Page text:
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  • Air An Lot at 8 Port of Ness

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    On January 22, 2017 • By

    I’ve been sitting on this exciting news since last summer; Air An Lot will now offer holiday lets.

    image2 (3)8 Port on a lovely winter’s day

    An offer was made for house & croft last summer and finally went through on the 12th of January.  It’s something that’s been in the pipeline for the past 18 months or so, but only became reality when the right property became available.

    That property is the house and croft at 8 Port of Ness.  I’ll probably sound like an estate agent advert now but hang on in there!  A lovely wee traditional ‘department’ cottage built in the 1950s (there were lots of these homes built here post-war) with two double bedrooms and one single.  As it is just now, I would be more than happy to stay there myself, but it will have a new kitchen and bathroom before it’s let, as well as being redecorated.  Plenty to be getting on with in the next few months!

    Equally as exciting, for me, is the 5 acre croft and barn that come with the house.  I already have my ewe hoggs down there (it’s about 2.5 miles from my house) but I don’t expect to have any other livestock down there – best to keep everything else where I can keep a close eye on them!  As always, I do have a couple of ideas up my sleeve for the croft, watch this space!

    image1 (2)

    A panoramic of the croft, barn and view.  Port of Ness Harbour & beach (and Cafe Sonas) are a 5 minute walk away

    I expect the house to be available for let from May onwards.  Prices and how it will tie in with other Air An Lot activities will follow.  I have set up a new Facebook page for the house, where I will keep folk updated on progress.

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  • Crofting

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    On April 27, 2016 • By

    I haven’t blogged in a while, but I feel I have to get some of my thoughts down on paper, following the recent turn of events in the crofting world.  An issue has arisen with the Upper Coll Common Grazings (you can read about it here), which resulted in the committee being “sacked” by the Crofting Commission.  I’m not going to write about specifics here but I will instead point you in the direction of the excellent Crofting Law Blog, which has recently posted about the matter.  My immediate concern is what does this mean for the rest of the crofting world.  As I heard one crofter say, the Commission “want crofters, just no crofting”.

    On Monday of this week, the Commission posted this news article, “reminding” crofters of their rights and the duties of Grazings Committees.  This is what has prompted a mixture of anger and concern amongst numerous crofters.

    My attention was drawn to the section on Financial Management, with particular focus on the following statement:

    “As trustees, any money received by the committee belongs to the shareholders and should be distributed to them as soon as is reasonably practicable.  It is not the township’s or the committee’s money and as such it is the duty of the grazings clerk to distribute any money received from whatever source, but in particular resumptions, according to each individual shareholder’s share entitlement whether or not they are active in the grazings.”

    My understanding of this then is that no Common Grazings Committee should have any funds in reserve, and should operate with zero in their bank account.  This seems nonsensical to me and totally impractical.

    What happens when a village wants to carry out some improvement work, or pay some incidental bills?  Well, all shareholders have to stump up:

    “When the grazings committee require monies to maintain the common grazings and the fixed equipment or to carry out works for improvements, the committee must levy and recover the required monies directly from the shareholders for onward payment to any third parties.”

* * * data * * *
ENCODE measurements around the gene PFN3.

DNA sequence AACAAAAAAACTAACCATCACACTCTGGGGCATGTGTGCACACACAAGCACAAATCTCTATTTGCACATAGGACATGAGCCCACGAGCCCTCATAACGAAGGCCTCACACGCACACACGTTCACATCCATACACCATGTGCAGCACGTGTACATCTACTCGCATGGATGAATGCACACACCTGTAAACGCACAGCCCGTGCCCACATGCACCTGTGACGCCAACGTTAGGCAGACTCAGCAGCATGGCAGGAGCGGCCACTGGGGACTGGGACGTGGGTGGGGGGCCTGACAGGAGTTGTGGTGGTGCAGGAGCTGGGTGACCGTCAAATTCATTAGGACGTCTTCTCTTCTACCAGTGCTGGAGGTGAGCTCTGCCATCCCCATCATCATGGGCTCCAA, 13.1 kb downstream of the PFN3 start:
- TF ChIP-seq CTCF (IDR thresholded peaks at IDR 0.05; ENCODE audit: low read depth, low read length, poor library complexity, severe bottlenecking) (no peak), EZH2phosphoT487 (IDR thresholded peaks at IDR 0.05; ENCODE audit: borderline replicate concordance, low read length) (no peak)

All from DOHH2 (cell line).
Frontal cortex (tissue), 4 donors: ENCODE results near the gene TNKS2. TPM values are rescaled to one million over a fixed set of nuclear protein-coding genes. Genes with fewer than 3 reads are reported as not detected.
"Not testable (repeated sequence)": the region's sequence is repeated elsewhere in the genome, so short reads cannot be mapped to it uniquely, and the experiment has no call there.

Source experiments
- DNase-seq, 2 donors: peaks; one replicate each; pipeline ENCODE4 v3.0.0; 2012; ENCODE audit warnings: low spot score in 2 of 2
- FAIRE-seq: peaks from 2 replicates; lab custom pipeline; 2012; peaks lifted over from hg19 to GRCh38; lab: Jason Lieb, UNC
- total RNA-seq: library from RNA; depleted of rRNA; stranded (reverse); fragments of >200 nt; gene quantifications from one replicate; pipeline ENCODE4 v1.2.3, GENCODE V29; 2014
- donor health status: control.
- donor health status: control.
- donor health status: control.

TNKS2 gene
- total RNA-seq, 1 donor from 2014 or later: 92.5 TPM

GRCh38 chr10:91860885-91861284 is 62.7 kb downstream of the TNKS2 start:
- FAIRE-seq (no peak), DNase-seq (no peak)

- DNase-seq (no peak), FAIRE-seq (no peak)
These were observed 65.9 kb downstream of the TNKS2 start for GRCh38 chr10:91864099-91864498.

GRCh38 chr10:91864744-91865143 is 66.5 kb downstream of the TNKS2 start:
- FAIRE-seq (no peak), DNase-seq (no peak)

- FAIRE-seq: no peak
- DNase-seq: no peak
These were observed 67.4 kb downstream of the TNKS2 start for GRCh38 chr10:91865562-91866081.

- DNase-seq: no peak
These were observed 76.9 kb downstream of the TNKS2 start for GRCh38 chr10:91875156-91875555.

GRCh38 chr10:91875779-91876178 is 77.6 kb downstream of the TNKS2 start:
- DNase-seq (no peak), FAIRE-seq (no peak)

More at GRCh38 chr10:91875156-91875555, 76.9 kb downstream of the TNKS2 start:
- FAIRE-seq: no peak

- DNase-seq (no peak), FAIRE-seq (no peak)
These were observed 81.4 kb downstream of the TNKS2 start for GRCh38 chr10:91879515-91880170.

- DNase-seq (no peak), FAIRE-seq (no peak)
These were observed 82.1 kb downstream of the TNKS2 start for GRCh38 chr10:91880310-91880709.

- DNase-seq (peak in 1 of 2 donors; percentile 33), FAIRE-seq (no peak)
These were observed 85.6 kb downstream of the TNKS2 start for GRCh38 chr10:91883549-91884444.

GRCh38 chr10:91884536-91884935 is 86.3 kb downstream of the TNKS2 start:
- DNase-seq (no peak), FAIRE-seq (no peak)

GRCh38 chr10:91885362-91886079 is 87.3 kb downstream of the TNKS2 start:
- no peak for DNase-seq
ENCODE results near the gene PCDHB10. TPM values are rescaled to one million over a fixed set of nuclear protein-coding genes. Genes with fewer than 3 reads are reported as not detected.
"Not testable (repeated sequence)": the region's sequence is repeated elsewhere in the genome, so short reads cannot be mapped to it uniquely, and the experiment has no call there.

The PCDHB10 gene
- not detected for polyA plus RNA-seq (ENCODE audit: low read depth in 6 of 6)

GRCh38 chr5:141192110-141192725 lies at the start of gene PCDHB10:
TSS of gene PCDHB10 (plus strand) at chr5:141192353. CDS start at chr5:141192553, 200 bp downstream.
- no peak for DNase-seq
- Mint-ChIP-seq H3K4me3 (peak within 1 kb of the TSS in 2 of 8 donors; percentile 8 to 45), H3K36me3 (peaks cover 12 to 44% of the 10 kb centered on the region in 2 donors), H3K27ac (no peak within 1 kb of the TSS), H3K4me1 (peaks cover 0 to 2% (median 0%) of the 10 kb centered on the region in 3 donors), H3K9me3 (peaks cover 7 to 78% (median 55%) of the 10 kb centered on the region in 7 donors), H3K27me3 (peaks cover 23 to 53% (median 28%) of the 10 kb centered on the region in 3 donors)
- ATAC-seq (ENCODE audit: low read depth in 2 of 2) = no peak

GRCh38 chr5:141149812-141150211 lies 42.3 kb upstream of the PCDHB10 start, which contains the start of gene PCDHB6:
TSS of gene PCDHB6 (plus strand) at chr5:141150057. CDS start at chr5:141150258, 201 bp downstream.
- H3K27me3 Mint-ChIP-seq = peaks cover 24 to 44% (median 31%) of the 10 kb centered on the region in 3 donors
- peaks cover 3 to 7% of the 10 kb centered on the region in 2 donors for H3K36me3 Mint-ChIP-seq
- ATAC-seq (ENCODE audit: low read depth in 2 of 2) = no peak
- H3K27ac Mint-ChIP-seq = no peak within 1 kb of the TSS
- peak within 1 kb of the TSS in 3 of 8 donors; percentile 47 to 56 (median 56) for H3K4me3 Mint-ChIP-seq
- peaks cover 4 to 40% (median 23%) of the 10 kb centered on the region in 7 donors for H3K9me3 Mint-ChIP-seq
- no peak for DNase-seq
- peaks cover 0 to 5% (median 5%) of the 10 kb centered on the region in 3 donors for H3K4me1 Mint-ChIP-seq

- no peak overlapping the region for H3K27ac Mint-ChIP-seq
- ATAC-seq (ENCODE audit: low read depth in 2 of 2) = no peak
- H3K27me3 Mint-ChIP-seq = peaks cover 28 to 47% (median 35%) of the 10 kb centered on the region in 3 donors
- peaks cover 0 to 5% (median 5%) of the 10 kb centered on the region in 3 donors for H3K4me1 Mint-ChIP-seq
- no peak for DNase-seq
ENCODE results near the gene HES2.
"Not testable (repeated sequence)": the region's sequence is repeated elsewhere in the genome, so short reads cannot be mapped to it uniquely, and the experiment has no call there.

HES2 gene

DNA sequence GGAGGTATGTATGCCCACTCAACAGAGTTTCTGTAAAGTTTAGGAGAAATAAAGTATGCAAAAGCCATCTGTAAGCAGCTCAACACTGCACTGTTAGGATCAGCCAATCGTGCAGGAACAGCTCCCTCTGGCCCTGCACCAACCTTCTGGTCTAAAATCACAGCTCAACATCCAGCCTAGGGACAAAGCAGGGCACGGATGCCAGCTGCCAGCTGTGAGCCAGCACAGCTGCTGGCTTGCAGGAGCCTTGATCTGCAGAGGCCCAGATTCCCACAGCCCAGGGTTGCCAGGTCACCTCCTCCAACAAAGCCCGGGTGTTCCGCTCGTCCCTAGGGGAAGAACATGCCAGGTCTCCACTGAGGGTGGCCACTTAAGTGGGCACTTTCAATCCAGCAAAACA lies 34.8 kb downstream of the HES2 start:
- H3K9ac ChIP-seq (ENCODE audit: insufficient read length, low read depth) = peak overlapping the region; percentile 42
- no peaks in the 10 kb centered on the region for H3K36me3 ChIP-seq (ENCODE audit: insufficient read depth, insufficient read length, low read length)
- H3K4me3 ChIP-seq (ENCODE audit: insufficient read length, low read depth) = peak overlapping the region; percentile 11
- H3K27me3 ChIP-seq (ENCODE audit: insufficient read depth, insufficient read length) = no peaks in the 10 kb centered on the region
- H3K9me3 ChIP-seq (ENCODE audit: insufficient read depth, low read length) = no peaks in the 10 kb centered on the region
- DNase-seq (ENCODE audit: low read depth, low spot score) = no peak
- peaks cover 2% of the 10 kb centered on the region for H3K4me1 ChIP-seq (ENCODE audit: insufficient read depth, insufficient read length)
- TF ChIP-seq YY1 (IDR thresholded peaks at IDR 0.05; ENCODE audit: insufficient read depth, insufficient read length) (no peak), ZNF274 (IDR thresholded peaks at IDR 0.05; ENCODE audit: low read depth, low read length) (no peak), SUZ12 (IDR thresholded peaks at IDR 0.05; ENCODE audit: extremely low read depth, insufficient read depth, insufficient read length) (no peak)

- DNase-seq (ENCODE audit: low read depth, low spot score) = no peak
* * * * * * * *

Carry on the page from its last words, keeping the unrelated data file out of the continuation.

According to what I’ve read, these details have been in place since the 1993 Crofter’s Act, but there has obviously been an element of common-sense in place until now.  While I’m sure most shareholders would readily accept their share of any township income, have you ever tried getting money out of people who a) don’t have it, or b) don’t want to part with it?  I think it leads to (totally unnecessary, in my opinion) friction within villages.

    I’m going to give some (hypothetical) examples of why I think this approach is detrimental to crofting, and community life in crofting townships:

    Village A has 20 shareholders, with 10 of those actively using their crofts & common grazing share (half being active is generous, in my experience). The 10 active crofters in the village meet regularly (notifying all shareholders) and decide to enter Village A into a corncrake scheme, which pays £5000 per annum, for 5 years, into village funds.  This money must then be immediately paid out, with each shareholder receiving £250 (lets say they all have equal souming/shares) and they are more than happy to accept the money.  The active crofters then are unable to put the money directly to use for the village, and they also lose out on access to the common grazing for part of the year (as set out by the scheme).

    The Grazings Committee decide to repair the fence at a cost of £10,000.  Each shareholder is notified about the village intentions, and the committee put in time & effort to secure a 60% grant towards the cost of the fence.  This means that the outstanding balance of £4,000 must be paid by each of the shareholders. The 10 active crofters agree to paying their £200 share, but those not using the common grazing refuse to do so, meaning that the active crofters either have to pay £400 each, or the fencing cannot progress.

    The village gets their fence, and the 10 active crofters each put 50 sheep onto the Common Grazing land.  The village charges a levy of £1 per beast, meaning that the active crofters pay £50 each into the township bank account, which is then immediately redistributed amongst the 20 shareholders.  The active ones get £25 back, while the inactive ones also receive £25.

    In the end, the active crofters say stuff this.

    The way I see it, this approach does nothing to encourage active crofting, it actually encourages those who are inactive to hold onto their crofts, particularly if they are in a well-run, well-off village.  It can lead to the breakdown of communal activities, of communities, of traditional working practices. It’s infuriating.  These things might make sense from behind a desk, but absolutely do not when put into a practical context.